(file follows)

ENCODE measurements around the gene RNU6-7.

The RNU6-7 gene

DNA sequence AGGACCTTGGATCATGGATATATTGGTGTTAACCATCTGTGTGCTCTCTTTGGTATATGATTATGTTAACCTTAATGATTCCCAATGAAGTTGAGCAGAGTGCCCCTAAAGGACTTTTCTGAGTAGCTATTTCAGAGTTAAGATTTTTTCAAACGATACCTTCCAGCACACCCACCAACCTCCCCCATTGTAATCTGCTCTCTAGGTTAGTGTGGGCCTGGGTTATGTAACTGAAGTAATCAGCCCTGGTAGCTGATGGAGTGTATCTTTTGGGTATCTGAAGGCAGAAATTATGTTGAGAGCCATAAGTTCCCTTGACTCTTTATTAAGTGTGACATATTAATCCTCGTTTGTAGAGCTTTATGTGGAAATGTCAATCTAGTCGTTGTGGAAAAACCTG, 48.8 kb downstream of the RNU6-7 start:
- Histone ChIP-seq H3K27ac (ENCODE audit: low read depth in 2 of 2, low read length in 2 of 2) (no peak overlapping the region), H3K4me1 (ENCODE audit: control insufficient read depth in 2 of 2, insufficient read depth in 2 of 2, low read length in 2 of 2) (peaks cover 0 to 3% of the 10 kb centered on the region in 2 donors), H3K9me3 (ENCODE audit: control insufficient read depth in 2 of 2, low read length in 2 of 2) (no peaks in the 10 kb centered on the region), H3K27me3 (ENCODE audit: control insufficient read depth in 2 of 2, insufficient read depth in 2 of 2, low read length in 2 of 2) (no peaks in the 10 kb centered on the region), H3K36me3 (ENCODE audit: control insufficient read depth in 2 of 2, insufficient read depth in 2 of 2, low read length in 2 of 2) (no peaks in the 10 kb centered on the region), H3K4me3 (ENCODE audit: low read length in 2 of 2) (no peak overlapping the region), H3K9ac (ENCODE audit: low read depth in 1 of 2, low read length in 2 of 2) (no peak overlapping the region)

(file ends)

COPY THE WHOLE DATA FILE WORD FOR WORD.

ENCODE measurements around the gene RNU6-7.

The RNU6-7 gene

DNA sequence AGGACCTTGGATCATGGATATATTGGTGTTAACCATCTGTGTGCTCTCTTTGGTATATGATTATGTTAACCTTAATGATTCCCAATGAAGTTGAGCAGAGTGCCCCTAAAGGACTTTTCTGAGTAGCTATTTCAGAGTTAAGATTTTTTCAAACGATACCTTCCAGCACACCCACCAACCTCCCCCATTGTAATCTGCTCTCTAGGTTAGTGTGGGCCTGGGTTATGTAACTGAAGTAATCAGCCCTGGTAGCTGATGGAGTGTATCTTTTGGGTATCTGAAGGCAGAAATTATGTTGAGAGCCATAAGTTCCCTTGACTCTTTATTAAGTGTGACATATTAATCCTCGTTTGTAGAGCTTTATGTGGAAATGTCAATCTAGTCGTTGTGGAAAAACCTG, 48.8 kb downstream of the RNU6-7 start:
- Histone ChIP-seq H3K27ac (ENCODE audit: low read depth in 2 of 2, low read length in 2 of 2) (no peak overlapping the region), H3K4me1 (ENCODE audit: control insufficient read depth in 2 of 2, insufficient read depth in 2 of 2, low read length in 2 of 2) (peaks cover 0 to 3% of the 10 kb centered on the region in 2 donors), H3K9me3 (ENCODE audit: control insufficient read depth in 2 of 2, low read length in 2 of 2) (no peaks in the 10 kb centered on the region), H3K27me3 (ENCODE audit: control insufficient read depth in 2 of 2, insufficient read depth in 2 of 2, low read length in 2 of 2) (no peaks in the 10 kb centered on the region), H3K36me3 (ENCODE audit: control insufficient read depth in 2 of 2, insufficient read depth in 2 of 2, low read length in 2 of 2) (no peaks in the 10 kb centered on the region), H3K4me3 (ENCODE audit: low read length in 2 of 2) (no peak overlapping the region), H3K9ac (ENCODE audit: low read depth in 1 of 2, low read length in 2 of 2) (no peak overlapping the region)